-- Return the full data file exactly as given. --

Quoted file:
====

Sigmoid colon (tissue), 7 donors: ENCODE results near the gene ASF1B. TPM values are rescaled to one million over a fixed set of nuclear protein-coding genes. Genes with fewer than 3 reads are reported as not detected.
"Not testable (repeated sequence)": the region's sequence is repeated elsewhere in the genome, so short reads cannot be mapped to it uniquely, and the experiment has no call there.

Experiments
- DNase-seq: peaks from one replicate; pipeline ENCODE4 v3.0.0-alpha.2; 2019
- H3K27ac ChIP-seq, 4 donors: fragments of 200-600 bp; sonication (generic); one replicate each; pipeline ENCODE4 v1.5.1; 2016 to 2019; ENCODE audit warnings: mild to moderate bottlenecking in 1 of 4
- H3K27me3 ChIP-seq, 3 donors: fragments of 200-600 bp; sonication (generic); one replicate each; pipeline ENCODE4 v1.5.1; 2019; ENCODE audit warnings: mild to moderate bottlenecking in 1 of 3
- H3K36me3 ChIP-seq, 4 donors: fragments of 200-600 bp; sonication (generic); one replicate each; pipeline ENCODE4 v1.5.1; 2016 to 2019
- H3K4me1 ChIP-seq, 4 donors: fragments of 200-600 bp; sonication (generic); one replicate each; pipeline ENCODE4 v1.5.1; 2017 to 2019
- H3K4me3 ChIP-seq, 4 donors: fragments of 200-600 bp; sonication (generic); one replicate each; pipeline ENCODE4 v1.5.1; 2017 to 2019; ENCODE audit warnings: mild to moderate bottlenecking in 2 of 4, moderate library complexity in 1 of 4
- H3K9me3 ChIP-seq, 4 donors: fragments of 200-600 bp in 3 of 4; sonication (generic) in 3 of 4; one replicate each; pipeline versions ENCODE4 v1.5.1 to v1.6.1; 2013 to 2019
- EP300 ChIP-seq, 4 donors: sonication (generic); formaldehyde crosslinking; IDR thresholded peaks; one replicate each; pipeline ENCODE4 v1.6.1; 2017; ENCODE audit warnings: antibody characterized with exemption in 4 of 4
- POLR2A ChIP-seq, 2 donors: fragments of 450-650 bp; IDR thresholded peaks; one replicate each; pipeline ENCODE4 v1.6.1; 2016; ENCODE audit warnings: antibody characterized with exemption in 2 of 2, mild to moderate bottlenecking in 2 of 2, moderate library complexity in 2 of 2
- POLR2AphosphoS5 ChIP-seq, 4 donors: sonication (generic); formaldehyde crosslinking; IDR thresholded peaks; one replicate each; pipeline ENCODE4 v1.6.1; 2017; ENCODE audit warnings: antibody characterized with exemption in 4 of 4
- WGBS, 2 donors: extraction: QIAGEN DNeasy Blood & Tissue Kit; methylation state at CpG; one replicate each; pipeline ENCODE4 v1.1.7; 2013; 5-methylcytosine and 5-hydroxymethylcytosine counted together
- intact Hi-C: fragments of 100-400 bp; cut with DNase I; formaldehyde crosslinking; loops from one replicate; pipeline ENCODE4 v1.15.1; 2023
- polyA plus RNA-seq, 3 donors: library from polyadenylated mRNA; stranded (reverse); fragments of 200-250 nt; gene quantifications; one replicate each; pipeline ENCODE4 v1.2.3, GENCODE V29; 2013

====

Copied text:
Sigmoid colon (tissue), 7 donors: ENCODE results near the gene ASF1B. TPM values are rescaled to one million over a fixed set of nuclear protein-coding genes. Genes with fewer than 3 reads are reported as not detected.
"Not testable (repeated sequence)": the region's sequence is repeated elsewhere in the genome, so short reads cannot be mapped to it uniquely, and the experiment has no call there.

Experiments
- DNase-seq: peaks from one replicate; pipeline ENCODE4 v3.0.0-alpha.2; 2019
- H3K27ac ChIP-seq, 4 donors: fragments of 200-600 bp; sonication (generic); one replicate each; pipeline ENCODE4 v1.5.1; 2016 to 2019; ENCODE audit warnings: mild to moderate bottlenecking in 1 of 4
- H3K27me3 ChIP-seq, 3 donors: fragments of 200-600 bp; sonication (generic); one replicate each; pipeline ENCODE4 v1.5.1; 2019; ENCODE audit warnings: mild to moderate bottlenecking in 1 of 3
- H3K36me3 ChIP-seq, 4 donors: fragments of 200-600 bp; sonication (generic); one replicate each; pipeline ENCODE4 v1.5.1; 2016 to 2019
- H3K4me1 ChIP-seq, 4 donors: fragments of 200-600 bp; sonication (generic); one replicate each; pipeline ENCODE4 v1.5.1; 2017 to 2019
- H3K4me3 ChIP-seq, 4 donors: fragments of 200-600 bp; sonication (generic); one replicate each; pipeline ENCODE4 v1.5.1; 2017 to 2019; ENCODE audit warnings: mild to moderate bottlenecking in 2 of 4, moderate library complexity in 1 of 4
- H3K9me3 ChIP-seq, 4 donors: fragments of 200-600 bp in 3 of 4; sonication (generic) in 3 of 4; one replicate each; pipeline versions ENCODE4 v1.5.1 to v1.6.1; 2013 to 2019
- EP300 ChIP-seq, 4 donors: sonication (generic); formaldehyde crosslinking; IDR thresholded peaks; one replicate each; pipeline ENCODE4 v1.6.1; 2017; ENCODE audit warnings: antibody characterized with exemption in 4 of 4
- POLR2A ChIP-seq, 2 donors: fragments of 450-650 bp; IDR thresholded peaks; one replicate each; pipeline ENCODE4 v1.6.1; 2016; ENCODE audit warnings: antibody characterized with exemption in 2 of 2, mild to moderate bottlenecking in 2 of 2, moderate library complexity in 2 of 2
- POLR2AphosphoS5 ChIP-seq, 4 donors: sonication (generic); formaldehyde crosslinking; IDR thresholded peaks; one replicate each; pipeline ENCODE4 v1.6.1; 2017; ENCODE audit warnings: antibody characterized with exemption in 4 of 4
- WGBS, 2 donors: extraction: QIAGEN DNeasy Blood & Tissue Kit; methylation state at CpG; one replicate each; pipeline ENCODE4 v1.1.7; 2013; 5-methylcytosine and 5-hydroxymethylcytosine counted together
- intact Hi-C: fragments of 100-400 bp; cut with DNase I; formaldehyde crosslinking; loops from one replicate; pipeline ENCODE4 v1.15.1; 2023
- polyA plus RNA-seq, 3 donors: library from polyadenylated mRNA; stranded (reverse); fragments of 200-250 nt; gene quantifications; one replicate each; pipeline ENCODE4 v1.2.3, GENCODE V29; 2013